The trip to Japan also helped us to understand the Japanese reaction to radiation after the 2011 tsunami. We met mothers and kids who have moved and left the fathers in Tokyo, in order to get away from the possibility of radiation poisoning. (For more information, take a look at Alex Torra’s blog posts.) He talks about this dinner we had in Kumamoto, which is located in western Japan, far away from Tokyo. One mom was an actress who had moved from Tokyo and now works on an organic farm. Over dinner, she said that she likes the “me” she is now better than the “me” who was the actress in Tokyo. That woke us actors up. There’s this whole theme in the play about examining your life and making radical changes, questioning all your givens.
Can you talk about ways that you think Toshiki Okada’s influence might continue to resonate for you?
Okada’s work operates on a different scale for us. We come out of a [Jacques] Lecoq tradition, where the emphasis is on the use of the full body and physicality. In Lecoq, you try to increase the size of the body, pushing the body to a mask level of performance. This is very different from Okada’s subtle and constrained work. His play is untheatrical! It’s asking the audience to look at minutiae. When we as performers are on the money, it feels like we’ve been able to slow down the audience’s heartbeat. Small things look huge! I make a small gesture, and it feels huge because of the style we’re working in.
It also feels extreme to go from performing the runaway comedy Twelfth Night—when people were saying, “I can recommend this to my grandma! Or my kids!” and the show made us feel like rock stars—to this year’s show, which is much more experimental, maybe even “difficult.” This show makes the audience work. In Lecoq technique, there’s a lot of analysis about what makes a thing good or bad, which for Lecoq is whether the audience “receives” it or not. Here, we don’t have so much control over that. It’s like opening the palm of your hand: Here is what it is.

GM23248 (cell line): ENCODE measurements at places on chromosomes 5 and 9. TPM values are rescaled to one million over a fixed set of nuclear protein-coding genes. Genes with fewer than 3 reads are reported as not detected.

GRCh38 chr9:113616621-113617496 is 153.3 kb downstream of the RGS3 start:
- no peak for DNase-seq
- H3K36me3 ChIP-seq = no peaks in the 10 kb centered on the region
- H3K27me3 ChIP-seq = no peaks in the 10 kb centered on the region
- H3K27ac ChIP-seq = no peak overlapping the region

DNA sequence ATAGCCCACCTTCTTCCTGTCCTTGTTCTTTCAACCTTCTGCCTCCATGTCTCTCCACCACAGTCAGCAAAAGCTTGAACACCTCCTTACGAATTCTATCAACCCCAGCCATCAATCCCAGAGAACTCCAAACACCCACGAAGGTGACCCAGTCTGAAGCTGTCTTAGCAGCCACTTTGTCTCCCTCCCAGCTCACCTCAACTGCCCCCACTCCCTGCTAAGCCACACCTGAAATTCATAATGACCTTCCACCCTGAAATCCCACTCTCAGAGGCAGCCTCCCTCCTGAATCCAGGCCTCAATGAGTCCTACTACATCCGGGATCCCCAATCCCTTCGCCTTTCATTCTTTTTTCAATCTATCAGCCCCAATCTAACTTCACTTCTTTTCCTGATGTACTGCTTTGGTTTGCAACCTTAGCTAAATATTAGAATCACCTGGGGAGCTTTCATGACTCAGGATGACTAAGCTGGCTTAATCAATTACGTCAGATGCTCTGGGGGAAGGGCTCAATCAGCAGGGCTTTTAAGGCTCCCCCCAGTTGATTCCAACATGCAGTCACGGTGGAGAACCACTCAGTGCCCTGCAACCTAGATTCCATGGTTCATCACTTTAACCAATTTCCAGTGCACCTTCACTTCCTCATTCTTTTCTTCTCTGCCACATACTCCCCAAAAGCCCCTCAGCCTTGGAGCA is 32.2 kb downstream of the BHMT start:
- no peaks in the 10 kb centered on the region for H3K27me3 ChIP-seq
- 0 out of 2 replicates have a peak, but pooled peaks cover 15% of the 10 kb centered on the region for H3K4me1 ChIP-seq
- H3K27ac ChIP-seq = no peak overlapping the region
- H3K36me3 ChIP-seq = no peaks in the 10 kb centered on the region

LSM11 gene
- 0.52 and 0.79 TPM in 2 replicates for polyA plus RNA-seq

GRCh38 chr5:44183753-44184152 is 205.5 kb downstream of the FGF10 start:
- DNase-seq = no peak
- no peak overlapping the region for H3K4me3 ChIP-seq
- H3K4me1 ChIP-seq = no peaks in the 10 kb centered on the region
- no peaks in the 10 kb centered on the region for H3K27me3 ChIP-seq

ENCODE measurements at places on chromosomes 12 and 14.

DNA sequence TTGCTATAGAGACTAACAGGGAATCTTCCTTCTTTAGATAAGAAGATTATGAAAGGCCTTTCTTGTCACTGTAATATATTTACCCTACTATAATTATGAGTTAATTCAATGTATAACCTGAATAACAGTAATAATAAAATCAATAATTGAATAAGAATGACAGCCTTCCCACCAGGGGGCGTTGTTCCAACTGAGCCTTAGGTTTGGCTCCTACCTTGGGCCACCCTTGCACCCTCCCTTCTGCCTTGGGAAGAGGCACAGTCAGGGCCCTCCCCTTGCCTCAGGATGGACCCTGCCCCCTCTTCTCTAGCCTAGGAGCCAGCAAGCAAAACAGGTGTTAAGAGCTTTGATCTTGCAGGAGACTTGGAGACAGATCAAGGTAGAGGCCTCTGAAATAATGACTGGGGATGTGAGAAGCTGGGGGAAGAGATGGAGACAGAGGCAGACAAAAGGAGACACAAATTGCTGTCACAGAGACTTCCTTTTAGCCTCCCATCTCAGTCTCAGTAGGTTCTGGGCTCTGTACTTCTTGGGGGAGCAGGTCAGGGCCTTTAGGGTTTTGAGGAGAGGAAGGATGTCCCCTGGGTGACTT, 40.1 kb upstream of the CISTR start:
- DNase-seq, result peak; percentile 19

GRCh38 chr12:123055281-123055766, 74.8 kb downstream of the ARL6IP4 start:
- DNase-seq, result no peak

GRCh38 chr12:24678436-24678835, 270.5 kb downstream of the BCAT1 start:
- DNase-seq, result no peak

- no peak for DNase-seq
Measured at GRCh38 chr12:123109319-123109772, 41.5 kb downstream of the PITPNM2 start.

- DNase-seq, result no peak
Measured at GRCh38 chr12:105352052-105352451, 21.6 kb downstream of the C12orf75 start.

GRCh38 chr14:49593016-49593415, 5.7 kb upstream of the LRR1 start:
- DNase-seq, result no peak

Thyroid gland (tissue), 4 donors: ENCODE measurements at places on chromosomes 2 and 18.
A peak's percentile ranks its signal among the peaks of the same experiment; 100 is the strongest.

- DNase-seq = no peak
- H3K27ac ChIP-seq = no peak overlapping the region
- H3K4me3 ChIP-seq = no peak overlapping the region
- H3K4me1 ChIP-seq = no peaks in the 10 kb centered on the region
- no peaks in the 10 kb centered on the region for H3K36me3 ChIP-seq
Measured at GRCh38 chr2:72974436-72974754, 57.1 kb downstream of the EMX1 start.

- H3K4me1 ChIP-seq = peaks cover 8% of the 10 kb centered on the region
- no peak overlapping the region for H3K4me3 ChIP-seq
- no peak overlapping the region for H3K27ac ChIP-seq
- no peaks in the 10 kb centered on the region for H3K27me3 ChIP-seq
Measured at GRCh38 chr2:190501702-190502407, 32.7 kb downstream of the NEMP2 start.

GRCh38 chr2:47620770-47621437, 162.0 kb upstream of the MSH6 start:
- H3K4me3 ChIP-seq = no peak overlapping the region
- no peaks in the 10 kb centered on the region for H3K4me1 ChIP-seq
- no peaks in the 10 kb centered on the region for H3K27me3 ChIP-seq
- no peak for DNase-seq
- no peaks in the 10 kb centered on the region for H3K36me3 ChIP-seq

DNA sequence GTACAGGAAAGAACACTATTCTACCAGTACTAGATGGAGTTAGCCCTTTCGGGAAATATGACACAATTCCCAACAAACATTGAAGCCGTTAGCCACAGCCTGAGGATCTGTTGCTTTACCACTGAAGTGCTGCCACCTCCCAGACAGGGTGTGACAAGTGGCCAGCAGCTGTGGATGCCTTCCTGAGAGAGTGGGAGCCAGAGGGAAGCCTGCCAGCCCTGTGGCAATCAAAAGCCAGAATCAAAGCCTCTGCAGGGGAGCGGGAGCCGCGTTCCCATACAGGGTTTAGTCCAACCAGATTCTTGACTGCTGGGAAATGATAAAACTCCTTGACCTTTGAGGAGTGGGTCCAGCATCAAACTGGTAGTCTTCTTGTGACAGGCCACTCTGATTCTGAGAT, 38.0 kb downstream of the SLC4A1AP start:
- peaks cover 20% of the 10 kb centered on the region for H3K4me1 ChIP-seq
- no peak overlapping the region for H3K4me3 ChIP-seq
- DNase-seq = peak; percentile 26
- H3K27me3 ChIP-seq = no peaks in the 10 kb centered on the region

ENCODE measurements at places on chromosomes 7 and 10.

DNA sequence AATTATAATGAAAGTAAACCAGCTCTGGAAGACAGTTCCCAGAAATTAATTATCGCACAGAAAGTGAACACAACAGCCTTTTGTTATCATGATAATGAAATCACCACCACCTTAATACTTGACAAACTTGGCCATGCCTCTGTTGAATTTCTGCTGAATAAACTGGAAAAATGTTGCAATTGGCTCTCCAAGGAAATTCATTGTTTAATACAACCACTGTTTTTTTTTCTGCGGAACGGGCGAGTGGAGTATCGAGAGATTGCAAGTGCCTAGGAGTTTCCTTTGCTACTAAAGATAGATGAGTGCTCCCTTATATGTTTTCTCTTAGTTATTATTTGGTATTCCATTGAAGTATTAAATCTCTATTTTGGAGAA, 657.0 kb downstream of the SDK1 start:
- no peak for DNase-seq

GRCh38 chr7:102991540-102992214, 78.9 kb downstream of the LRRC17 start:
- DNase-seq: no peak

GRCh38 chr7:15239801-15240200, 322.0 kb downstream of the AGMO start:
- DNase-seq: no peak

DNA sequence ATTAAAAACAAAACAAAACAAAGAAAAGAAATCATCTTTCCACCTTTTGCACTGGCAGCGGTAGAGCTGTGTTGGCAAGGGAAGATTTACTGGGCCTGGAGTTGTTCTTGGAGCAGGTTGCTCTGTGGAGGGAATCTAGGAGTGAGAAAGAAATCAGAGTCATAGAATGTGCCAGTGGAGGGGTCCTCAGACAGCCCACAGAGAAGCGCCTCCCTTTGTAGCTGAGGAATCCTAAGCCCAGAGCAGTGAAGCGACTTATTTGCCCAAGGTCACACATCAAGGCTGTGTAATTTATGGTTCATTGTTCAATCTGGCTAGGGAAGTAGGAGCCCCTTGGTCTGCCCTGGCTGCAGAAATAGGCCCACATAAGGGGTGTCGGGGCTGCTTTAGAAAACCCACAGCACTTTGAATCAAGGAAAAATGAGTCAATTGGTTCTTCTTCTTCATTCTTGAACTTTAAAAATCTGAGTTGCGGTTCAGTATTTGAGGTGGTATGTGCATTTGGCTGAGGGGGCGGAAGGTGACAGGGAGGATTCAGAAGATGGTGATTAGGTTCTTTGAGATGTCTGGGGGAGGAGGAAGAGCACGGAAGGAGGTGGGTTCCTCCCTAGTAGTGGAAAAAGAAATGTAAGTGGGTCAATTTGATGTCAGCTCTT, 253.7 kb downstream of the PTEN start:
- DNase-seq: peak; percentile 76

Dan [Rothenberg] told us, “The worst thing you can do to this play as actors is try to goose it or pick up the cues.” It’s dependent on a meditative state; in a way it is boring on purpose. The play is a thoughtful journey. It asks, “If I’m going to change my life, how am I going to do that, what am I going to do, and why?” and then it gives the audience time to think on that. It’s not a commercial kind of play. It was fun to do Welcome to Yuba City, which is very Lecoq, and Twelfth Night. But there’s a different reward in doing this play. People say it’s a rich experience that continues after the performance ends, that they keep thinking about it—that the play jostled them in a particular way.